tbonesullivan

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It appears that there are differences in guitar strings, even those with the name "Slinky" right there on the package. You men are full of surprises.

But I do know (now) what I installed and they are Ernie Ball Super Slinkys, 9-42. I have an entire box of these and so it is that I must learn the vague ways these affect my favorite guitar and, more specifically, my (non) wiggle stick. DrKev has opened my eyes to The Truth about these string gauges.
Yas, them thar Slinkies can be REGULAR, SUPER, or even EXTRA. Those with mighty fingers may even go for POWER Slinkies. The Albert Lee was borned with the REGULAR skinny things on it.
 

Stephen

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Jack, if you haven't already made the wiggle stick wigglier, here is some advice shamelessly lifted from the EBMM FAQs:

How do I set up my Music Man guitar with Vintage Tremolo?​

[snip ...]​
5. Set the tremolo spring claw​
a. From the factory, the tremolo is set to remain flat on the body if a note is bent a full step or less.​
b. Bend the G note at the 12th fret to an A, and check if the bridge is lifting.​
c. Adjust the spring claw so the bridge begins to lift when this note is bent beyond an A.​
6. Double check the setup and enjoy!!​
a. If experiencing fret buzz on the first few frets (1~4), the truss rod needs to be loosened. If experiencing buzz in the middle of the neck (frets 6~10) the truss rod needs to be tightened.​
b. If experiencing fret buzz across the entire neck, the bridge saddles need to be raised.​

... and please do try to find a decent Philips 2 screwdriver and hold the guitar and the tool tightly! There are many ways to scratch Albert's back, but a poorly fitting screwdriver is probably among the less favorable.
 

jones4tone

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What a great thread. Jack is very welcome over here in skinny string land in my book.
 

bovinehost

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Apologies for the non-EBMM models but they all mean something to me.

And I took a screwdriver to the spring thingy, turned each one about 1/8 of a turn, tested the trem and voila! It's once again wiggling quite nicely.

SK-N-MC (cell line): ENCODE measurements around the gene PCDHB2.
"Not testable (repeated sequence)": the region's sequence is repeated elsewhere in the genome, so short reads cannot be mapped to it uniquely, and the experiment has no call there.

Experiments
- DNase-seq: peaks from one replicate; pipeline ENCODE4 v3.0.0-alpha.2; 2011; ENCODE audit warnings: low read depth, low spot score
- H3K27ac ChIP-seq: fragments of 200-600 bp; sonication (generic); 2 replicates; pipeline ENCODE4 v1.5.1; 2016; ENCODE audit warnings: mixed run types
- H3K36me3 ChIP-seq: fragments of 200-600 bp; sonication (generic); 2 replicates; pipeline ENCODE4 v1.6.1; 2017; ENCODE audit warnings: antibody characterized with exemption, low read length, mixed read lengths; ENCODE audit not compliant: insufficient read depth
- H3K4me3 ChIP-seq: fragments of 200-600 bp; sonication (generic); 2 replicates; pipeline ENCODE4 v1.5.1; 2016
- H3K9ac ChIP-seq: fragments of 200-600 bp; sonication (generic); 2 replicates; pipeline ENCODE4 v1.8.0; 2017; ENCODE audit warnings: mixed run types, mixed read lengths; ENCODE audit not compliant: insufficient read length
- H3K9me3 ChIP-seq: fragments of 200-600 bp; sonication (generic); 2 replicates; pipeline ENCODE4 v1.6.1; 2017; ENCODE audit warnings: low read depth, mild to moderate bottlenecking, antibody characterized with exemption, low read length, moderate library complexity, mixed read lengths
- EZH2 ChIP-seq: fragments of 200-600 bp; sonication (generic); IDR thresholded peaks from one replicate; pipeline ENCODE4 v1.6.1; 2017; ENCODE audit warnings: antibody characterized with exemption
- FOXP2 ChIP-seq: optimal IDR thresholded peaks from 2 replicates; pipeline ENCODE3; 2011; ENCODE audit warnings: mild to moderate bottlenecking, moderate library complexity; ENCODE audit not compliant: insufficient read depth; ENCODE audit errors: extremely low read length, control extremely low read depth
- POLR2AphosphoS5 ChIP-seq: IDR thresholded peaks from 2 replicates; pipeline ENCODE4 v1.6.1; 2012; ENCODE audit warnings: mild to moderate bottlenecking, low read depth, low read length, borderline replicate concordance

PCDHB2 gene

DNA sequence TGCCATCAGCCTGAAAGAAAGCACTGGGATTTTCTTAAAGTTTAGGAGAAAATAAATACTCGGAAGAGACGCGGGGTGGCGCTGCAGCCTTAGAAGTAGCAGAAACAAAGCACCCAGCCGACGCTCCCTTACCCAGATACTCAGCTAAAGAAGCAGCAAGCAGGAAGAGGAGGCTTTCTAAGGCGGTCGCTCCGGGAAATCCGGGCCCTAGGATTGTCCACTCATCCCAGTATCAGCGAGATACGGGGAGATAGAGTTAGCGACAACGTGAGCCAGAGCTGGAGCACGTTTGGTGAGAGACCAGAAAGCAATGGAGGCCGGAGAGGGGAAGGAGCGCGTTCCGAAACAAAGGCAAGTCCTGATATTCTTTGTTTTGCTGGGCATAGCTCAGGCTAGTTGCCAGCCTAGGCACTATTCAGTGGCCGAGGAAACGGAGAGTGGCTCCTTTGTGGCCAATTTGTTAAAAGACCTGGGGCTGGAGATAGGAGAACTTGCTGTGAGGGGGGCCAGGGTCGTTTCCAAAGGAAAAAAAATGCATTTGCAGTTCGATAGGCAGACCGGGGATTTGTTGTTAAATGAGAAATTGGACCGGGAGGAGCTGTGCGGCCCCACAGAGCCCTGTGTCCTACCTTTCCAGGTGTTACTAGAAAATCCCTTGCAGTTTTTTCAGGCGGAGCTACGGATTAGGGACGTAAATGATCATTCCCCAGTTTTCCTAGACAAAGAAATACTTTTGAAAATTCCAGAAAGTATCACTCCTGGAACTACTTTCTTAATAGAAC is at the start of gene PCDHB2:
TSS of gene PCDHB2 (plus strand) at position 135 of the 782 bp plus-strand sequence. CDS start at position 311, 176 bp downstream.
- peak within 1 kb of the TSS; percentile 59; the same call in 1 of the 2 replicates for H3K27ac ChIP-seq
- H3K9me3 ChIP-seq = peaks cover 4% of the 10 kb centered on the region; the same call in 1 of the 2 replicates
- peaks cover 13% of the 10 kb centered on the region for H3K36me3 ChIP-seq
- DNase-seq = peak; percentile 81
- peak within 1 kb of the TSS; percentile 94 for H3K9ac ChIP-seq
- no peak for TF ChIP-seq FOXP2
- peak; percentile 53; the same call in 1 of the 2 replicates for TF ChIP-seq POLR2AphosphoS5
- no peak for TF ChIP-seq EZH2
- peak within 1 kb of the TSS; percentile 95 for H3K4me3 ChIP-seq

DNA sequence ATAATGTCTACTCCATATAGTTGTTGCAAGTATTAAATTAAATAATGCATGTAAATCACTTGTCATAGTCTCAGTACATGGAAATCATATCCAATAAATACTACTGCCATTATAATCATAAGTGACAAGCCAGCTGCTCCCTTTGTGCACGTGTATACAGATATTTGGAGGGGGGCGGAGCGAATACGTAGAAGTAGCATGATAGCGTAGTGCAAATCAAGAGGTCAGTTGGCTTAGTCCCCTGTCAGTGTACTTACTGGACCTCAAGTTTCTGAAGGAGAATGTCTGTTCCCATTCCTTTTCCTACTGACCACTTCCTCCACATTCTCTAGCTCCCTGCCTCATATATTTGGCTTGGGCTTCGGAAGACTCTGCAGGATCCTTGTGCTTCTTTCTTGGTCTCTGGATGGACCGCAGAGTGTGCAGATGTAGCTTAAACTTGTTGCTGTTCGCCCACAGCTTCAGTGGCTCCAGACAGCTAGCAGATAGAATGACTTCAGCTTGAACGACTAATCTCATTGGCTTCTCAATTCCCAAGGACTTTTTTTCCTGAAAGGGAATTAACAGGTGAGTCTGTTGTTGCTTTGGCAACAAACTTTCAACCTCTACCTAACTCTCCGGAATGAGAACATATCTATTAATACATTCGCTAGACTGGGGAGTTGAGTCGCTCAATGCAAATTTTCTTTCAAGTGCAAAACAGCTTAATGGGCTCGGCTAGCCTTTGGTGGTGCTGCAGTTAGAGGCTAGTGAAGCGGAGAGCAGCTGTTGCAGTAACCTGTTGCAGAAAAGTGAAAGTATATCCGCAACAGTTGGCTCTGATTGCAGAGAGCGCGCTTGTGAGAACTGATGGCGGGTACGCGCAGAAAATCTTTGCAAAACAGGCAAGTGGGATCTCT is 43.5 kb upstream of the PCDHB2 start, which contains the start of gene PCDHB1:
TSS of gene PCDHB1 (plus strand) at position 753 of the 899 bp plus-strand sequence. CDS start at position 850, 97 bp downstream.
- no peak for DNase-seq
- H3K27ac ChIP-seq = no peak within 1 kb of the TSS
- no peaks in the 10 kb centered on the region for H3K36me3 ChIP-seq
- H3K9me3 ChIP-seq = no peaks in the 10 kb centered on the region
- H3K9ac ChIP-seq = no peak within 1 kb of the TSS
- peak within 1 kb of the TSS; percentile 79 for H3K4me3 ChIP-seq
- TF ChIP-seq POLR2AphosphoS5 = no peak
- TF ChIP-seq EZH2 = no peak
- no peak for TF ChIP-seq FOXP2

The Surf Green AL has a full rosewood neck and I kind of bought it by accident, thinking it had a trem. Doh! When it came, I realized that I hadn't really made a mistake. After I got the Orange Crush, the Surfing AL took a long nap. I was considering selling it because I wasn't playing it and could use the money, but I just this week strung it up with those Nashville tuning strings and hey! It's useful again. (The Tele also is strung like that but it's not an AL, is it?) (and I'm not apologizing for the Tele in the photo because I built it myself in my garage.)

The Orange Crush has been "my" guitar since it arrived. The honeymoon period is long over so it's passed all the tests. I'm a terrible guitarist, of course, but I'm enthusiastic. Every recording I've done since getting it has featured that guitar. One of the guys in my band is a "fancy" guitar enthusiast (PRS, etc) but picked up the OC AL and said, "Dang, this is a great guitar." Which is what I've been telling him for ten effin' years.

Some of you might remember that dark grey Bongo 4H from the SLO fiesta. I've been playing that one a lot lately. It was BP's gigging bass, the one he had to have for live shows. Wonder what that one is worth!

And the Big Al single H, which the guys in my band call "the recording bass". They get very nervous if we're in the studio and I'm not using the Big Al, although they still allow me to use Bongos (of course).

And thanks for the info about fixing the trem. I really had no idea.

Jack
 

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GWDavis28

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Jack, nice collection and really glad to hear you got the trem to your liking. The Orange Crush is hot and was hot when they dropped it. Love the color, I'm just not a matching headstock guy.

Glenn |B)